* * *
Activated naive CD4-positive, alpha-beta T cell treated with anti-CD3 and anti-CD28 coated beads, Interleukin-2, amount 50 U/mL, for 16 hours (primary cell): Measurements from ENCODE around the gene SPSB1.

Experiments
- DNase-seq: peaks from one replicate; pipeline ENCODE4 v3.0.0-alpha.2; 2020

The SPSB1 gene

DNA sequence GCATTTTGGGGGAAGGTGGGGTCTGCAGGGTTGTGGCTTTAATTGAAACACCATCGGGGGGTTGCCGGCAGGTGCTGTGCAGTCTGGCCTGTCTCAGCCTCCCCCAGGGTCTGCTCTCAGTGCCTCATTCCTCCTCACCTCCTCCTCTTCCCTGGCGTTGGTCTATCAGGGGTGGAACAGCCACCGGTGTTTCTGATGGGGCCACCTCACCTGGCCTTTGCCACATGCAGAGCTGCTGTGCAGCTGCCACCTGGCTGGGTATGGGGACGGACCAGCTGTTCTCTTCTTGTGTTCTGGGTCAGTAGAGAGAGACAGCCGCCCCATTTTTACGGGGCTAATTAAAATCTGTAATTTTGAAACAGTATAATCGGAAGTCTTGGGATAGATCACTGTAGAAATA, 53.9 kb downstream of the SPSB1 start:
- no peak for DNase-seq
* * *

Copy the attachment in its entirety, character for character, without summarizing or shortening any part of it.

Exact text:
Activated naive CD4-positive, alpha-beta T cell treated with anti-CD3 and anti-CD28 coated beads, Interleukin-2, amount 50 U/mL, for 16 hours (primary cell): Measurements from ENCODE around the gene SPSB1.

Experiments
- DNase-seq: peaks from one replicate; pipeline ENCODE4 v3.0.0-alpha.2; 2020

The SPSB1 gene

DNA sequence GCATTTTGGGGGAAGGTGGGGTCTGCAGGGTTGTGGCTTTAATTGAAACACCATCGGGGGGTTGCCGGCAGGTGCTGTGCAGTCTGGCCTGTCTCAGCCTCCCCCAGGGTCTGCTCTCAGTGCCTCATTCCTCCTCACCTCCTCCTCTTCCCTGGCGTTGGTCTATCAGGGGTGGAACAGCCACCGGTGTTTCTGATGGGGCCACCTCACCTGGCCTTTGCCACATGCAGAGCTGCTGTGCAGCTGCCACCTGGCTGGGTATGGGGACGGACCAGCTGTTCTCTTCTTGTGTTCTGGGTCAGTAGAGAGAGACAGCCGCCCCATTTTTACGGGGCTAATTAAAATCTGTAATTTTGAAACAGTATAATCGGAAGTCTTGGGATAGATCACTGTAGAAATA, 53.9 kb downstream of the SPSB1 start:
- no peak for DNase-seq